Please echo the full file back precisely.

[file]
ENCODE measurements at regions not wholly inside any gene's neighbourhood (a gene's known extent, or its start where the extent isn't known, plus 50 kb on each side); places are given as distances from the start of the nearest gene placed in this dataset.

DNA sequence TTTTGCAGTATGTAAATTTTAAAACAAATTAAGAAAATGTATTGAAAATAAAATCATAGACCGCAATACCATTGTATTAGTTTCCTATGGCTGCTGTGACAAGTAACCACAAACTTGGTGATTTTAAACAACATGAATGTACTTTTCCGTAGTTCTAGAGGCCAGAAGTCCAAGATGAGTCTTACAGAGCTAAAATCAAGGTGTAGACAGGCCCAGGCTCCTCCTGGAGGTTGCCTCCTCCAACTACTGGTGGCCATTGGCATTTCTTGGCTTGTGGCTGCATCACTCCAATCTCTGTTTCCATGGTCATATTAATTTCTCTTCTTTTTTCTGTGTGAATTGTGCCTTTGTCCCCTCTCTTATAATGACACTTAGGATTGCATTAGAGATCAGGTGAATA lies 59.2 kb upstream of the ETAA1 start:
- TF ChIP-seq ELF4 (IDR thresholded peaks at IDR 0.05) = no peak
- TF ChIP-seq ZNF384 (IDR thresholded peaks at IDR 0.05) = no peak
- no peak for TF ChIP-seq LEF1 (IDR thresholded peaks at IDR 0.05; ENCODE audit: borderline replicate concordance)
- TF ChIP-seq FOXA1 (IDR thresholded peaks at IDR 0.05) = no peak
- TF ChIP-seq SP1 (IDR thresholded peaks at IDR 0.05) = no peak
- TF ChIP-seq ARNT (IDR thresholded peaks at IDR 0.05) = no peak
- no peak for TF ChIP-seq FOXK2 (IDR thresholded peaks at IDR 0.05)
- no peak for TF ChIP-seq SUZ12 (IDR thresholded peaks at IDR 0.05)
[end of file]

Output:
ENCODE measurements at regions not wholly inside any gene's neighbourhood (a gene's known extent, or its start where the extent isn't known, plus 50 kb on each side); places are given as distances from the start of the nearest gene placed in this dataset.

DNA sequence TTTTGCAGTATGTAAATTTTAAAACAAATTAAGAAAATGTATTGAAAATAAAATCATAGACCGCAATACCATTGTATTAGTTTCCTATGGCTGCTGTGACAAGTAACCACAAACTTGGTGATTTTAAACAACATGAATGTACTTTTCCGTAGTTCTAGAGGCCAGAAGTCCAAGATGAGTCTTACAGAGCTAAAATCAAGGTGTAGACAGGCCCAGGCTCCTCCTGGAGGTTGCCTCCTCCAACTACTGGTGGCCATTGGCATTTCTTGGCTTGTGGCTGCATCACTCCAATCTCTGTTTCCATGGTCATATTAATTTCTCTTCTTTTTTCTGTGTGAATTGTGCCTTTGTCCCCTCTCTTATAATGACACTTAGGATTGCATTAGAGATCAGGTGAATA lies 59.2 kb upstream of the ETAA1 start:
- TF ChIP-seq ELF4 (IDR thresholded peaks at IDR 0.05) = no peak
- TF ChIP-seq ZNF384 (IDR thresholded peaks at IDR 0.05) = no peak
- no peak for TF ChIP-seq LEF1 (IDR thresholded peaks at IDR 0.05; ENCODE audit: borderline replicate concordance)
- TF ChIP-seq FOXA1 (IDR thresholded peaks at IDR 0.05) = no peak
- TF ChIP-seq SP1 (IDR thresholded peaks at IDR 0.05) = no peak
- TF ChIP-seq ARNT (IDR thresholded peaks at IDR 0.05) = no peak
- no peak for TF ChIP-seq FOXK2 (IDR thresholded peaks at IDR 0.05)
- no peak for TF ChIP-seq SUZ12 (IDR thresholded peaks at IDR 0.05)